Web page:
8. Gallon Freezer Ziplocks

Strongly suggested, but not absolutely needed:

  1. Stand-up mixer (it was mentioned in a comment thread earlier this week that some of these lunch batches really won’t fit in a standard 5QT mixing bowl – if you don’t have one already, but are thinking of taking the plunge, consider purchasing a 7QT mixer like mine; I can throw an entire birthday party in there, and everything fits.)
  2. Food Processor – can’t emphasize this one enough (see? I wasn’t lying in Round 1 when I said we’d be using it!)
  3. Nesco Food Dehydrator, and remember, the Nesco has extra trays if you need ’em!
  4. Dutch Oven – 7qt
  5. Parchment paper
  6. Jelly Roll Pans – get two

[fancy_header type=”3″]A WORD ON FREEZER SPACE[/fancy_header]

I admit, I have a lot of freezer space. I live with four adult-sized appetites, and one healthy child-sized one, and I tend to freeze and pack 20 weeks’ worth of food for all the kids at a time. Plus, once upon a time, I used to do this regularly for dinners as well as lunches.

So, I have a freezer upstairs for regularly-used items, then a downstairs freezer for frozen lunches, and a separate chest freezer for when I’m feeling particularly go-getter-y (or for when I make Thanksgiving meals ahead of time because I have the stupid schedule). I call the chest freezer my Sexy Beast, and I make my hubby apologize to it if he doesn’t treat it with an appropriate level of tenderness.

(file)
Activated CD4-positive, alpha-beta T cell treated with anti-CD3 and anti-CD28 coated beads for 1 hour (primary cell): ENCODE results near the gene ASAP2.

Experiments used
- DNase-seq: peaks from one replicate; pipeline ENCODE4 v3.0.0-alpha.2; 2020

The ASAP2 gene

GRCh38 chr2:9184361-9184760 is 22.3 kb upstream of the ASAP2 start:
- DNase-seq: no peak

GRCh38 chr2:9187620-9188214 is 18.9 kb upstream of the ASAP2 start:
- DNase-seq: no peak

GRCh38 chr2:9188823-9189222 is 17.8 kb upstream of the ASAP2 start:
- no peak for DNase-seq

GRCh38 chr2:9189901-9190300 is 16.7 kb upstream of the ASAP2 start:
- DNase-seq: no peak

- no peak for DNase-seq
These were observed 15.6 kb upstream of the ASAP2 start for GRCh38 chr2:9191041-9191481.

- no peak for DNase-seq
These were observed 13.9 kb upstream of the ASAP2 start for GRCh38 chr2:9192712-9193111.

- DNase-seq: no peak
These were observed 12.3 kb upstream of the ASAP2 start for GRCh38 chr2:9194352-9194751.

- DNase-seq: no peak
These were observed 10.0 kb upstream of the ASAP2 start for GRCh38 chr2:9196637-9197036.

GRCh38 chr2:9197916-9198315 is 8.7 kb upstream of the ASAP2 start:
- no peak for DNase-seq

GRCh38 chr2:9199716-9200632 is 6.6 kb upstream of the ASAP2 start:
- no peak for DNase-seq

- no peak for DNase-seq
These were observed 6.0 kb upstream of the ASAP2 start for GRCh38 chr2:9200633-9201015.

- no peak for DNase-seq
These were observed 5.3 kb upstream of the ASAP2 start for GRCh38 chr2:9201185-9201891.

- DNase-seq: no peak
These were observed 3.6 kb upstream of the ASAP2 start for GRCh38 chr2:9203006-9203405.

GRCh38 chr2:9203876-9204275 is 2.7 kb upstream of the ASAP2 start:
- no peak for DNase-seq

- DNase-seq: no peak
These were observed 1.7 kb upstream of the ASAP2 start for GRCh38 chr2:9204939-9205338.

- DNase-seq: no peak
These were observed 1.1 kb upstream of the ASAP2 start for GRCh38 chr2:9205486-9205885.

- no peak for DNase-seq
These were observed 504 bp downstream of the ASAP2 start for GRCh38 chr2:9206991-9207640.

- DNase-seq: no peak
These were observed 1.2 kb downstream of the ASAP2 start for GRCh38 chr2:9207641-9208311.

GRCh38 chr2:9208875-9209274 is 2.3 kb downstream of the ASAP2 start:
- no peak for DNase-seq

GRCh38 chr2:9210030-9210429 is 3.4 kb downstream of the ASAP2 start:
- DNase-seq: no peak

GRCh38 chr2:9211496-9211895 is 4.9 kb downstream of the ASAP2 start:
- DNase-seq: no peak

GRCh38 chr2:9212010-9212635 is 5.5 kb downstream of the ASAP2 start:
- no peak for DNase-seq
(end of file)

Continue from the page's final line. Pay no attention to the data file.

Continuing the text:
The FDA does specifically say that a closed, full freezer will maintain its temperature for 48 hrs without power (a half-full one will maintain it for 24 hrs), so food does not need to be thawed or refrigerate or transferred anywhere, as long as you kee the doors closed. So even if your power goes out Saturday, your lovingly-prepared lunches should be safe till Monday when the repair guy comes! Just sayin’ …

Now, you certainly don’t have to have this. We’re going to work on how to maximize your packing strategies in order to best use your space, and we’re going to use flash freezing and labeling techniques that make my heart skip more than Ryan Gosling (who, for the record, has NOTHING on vacuum sealing). But you should plan on being able to fit two jelly roll pans or large cookie sheets into your freezer at once at any given time during your prepping. If you can’t do that, it may be worth it for you to take a look at getting yourself a separate freezer – not necessarily your own Sexy Beast, but maybe something a bit smaller and inconspicuous, that can still guard your hard work (and only cost you an extra $0.75 or so per lunch if you hold 4 months’ worth of meals for one person in it, right?).

[fancy_header type=”3″]ADDITIONAL[/fancy_header]

Check out my feedback on how to pack the lunches, with reviews and discussion on cold foods, hot foods, beverages and lunchboxes! But if you don’t think you can take another second of wading through my never-ending drivel, and just want to cut to the chase to know what my absolute preferences are, here’s the short list:

  1. For hot foods, Funtainer Food Jar or Stanley Food Jar (sorry, you do need to make this decision yourself based on the details).
  2. For the rest of your lunch, and cold entrees, EasyLunchboxes system: containers, lunchbox, and mini dippers. Close second: PlanetBox.
  3. Funtainer water bottles (Doc McStuffin, Wonder Woman).

Sometimes, I come across good deals and want to share them, but I don’t want to send you unwanted emails. If you’d like me to email you when I find something really good (like the Instant Pot that went on sale last week for $69.99) you can sign up for those emails here. These would probably be once or twice a month.

You can follow me on Instagram @emiponcedesouza. You can also follow me on Twitter @poncedesouza. If you share your photos, use the hashtag #EmisLunches, and please tag me!